Conforming and Rebelling:
An egocentric version of early Adolescence in which people either conform to or rebel against mainstream egocentric society; a way of life that emphasizes social acceptability, materialism, self-centered individualism, and superficial security rather than authenticity, intimate relationships, soul-infused individual service, and creative risk and adventure (as in the ecocentric early-Adolescent stage of the Oasis).
A psychospiritual wounding so distressing we form our primary childhood survival strategies in reaction to it, so hurtful that much of our personal style and sensitivities have their roots there. Unlike the ordinary hurts and injuries of everyday life, our Core Wound arises from the convergence of a preexisting innate vulnerability or sensitivity and one or more wounding events. The Core Wound, which is not healable, holds secrets of our Soul. When we experientially reenter our Core Wound during the journey of soul initiation, our Ego is shifted toward Soul, and the Core Wound becomes a Sacred Wound.
The West facet of the Self[view intrapersonal view diagram]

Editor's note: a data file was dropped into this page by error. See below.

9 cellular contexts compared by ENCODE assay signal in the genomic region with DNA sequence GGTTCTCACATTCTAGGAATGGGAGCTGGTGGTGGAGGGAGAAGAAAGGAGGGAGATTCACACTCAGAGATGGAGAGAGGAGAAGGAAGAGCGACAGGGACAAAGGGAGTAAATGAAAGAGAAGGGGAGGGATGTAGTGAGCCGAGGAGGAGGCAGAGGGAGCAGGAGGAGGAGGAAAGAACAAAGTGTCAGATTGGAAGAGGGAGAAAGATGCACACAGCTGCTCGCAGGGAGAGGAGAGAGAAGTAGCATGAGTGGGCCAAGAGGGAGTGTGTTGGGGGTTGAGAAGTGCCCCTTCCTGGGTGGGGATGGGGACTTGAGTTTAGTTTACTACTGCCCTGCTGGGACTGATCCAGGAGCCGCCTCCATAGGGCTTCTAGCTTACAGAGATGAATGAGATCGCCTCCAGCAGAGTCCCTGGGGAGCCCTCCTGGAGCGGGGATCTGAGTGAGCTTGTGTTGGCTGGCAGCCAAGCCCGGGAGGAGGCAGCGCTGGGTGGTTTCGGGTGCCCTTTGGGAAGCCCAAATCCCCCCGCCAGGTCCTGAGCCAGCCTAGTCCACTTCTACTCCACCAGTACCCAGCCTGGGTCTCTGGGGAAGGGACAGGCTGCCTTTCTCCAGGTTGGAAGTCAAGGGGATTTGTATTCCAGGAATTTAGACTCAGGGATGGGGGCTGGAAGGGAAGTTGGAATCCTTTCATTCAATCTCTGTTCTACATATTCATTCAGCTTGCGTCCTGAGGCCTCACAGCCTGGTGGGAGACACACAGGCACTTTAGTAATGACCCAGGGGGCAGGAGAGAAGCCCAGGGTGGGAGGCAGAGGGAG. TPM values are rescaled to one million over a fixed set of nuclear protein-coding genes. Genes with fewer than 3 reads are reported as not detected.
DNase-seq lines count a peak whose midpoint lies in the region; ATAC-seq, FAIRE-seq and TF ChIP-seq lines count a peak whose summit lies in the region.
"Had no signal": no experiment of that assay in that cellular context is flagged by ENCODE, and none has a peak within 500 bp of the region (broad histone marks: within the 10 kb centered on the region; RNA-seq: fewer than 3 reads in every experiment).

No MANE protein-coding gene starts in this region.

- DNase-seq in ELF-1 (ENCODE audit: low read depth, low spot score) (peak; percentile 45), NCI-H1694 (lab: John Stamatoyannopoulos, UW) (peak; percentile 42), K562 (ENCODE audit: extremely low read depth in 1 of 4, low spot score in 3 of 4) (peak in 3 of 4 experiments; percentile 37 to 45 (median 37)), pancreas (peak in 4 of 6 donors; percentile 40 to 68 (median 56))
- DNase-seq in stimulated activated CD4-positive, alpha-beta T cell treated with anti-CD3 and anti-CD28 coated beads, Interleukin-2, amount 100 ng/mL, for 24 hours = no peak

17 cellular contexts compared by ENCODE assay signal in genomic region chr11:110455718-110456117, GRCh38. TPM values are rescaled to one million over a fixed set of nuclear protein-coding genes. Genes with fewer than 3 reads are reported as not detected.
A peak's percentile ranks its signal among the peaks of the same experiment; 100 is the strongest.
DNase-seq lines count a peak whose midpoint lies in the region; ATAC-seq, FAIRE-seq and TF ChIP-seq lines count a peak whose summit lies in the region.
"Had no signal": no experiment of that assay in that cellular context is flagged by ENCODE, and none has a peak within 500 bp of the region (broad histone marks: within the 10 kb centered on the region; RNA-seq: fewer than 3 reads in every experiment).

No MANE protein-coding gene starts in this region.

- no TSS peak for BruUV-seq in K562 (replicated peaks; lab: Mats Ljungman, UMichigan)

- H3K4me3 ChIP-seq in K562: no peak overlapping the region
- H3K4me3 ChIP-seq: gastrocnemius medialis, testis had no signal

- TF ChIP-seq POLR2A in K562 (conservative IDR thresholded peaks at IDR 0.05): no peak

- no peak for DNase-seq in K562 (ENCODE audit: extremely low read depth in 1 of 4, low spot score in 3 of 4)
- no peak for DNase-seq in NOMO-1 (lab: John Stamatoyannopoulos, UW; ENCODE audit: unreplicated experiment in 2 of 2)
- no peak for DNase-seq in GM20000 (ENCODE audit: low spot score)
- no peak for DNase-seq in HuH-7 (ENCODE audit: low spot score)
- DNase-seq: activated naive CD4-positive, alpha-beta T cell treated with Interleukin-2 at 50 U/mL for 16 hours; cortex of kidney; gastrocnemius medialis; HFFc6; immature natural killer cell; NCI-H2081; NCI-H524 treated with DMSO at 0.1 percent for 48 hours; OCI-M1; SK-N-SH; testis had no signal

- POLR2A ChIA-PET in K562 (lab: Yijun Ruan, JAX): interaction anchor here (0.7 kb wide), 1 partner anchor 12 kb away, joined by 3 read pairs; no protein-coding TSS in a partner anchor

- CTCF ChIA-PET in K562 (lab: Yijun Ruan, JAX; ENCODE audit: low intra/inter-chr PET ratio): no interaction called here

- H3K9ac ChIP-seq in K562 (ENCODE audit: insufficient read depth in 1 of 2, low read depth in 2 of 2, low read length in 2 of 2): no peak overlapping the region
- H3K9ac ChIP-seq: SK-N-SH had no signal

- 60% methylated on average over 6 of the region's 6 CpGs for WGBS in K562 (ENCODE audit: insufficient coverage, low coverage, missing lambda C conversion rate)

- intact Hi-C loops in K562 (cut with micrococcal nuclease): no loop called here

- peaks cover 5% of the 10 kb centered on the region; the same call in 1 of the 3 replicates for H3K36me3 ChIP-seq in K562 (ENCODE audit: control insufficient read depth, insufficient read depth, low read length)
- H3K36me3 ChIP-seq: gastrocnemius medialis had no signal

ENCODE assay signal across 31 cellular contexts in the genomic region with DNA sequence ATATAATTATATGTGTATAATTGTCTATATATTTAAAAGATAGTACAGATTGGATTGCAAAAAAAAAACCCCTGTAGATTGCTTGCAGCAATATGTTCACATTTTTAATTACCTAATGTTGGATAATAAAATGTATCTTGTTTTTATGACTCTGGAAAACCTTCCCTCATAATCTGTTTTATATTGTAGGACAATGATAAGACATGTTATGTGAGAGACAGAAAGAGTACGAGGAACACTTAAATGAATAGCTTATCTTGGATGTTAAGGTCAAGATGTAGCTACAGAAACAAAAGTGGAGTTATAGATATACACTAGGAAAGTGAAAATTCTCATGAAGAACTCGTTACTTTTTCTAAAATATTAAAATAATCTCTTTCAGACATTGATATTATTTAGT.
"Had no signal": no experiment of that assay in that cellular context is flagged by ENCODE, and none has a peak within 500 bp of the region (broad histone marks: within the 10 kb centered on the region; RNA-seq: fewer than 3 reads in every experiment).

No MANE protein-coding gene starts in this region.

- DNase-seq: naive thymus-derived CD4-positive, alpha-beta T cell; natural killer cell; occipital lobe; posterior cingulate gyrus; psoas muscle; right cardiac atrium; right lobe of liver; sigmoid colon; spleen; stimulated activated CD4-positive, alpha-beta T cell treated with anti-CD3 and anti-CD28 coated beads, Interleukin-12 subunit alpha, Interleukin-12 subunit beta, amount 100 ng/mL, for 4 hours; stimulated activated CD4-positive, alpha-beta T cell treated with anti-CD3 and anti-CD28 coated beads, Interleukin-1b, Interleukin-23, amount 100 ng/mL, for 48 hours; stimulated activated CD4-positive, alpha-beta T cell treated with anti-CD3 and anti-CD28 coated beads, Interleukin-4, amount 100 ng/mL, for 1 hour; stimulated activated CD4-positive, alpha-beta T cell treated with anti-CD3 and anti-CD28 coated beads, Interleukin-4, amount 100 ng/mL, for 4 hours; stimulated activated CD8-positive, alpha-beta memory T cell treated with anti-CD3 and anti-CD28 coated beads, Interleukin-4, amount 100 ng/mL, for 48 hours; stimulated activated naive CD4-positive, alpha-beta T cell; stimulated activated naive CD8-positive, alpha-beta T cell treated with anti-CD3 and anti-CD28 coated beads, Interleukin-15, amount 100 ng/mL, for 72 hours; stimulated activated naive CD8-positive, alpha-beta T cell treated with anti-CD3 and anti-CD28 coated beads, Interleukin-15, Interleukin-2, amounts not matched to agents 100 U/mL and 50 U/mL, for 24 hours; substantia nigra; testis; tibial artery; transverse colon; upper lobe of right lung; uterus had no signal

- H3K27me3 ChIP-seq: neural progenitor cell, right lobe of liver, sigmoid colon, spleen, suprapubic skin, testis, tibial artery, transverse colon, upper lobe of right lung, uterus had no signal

A role, craft, trade, profession, style, or art for enacting your Soul’s desires — your eco-niche — within your particular culture, time, and place.
Descent to Soul:
A psychospiritual expedition into one particular precinct of the underworld — the precinct I call Soul Canyon — and, if fortunate, the eventual emergence from those depths having been radically transformed by an encounter with Soul. The Descent is the most significant element of the journey of soul initiation. A Descent can, however, also occur one or more times after the journey of soul initiation. The Descent to Soul has five phases: Preparation, Dissolution, Soul Encounter, Metamorphosis, and Enactment.[view descent diagram]
The second phase of a Descent to Soul. What occurs in this phase is the dismemberment of who you believed you were, the unconditional disintegration of everything you believed the world was, the definitive end of the story you have been living, everything that enabled you to get the things done that you thought essential to who you were and who you could become.[view descent diagram]
The transition from egocentrism to ecocentrism — the major life passage from egocentric early Adolescence (such as the stage of Conforming and Rebelling) to the ecocentric early-Adolescent life stage of the Oasis. Eco-awakening occurs when someone has their first conscious and embodied experience of their innate membership in the Earth community.
Holding the greater Earth community (the ecosphere) as central in importance; contrasts with both egocentrism (holding the individual conscious self as central) and anthropocentrism (humanity as central).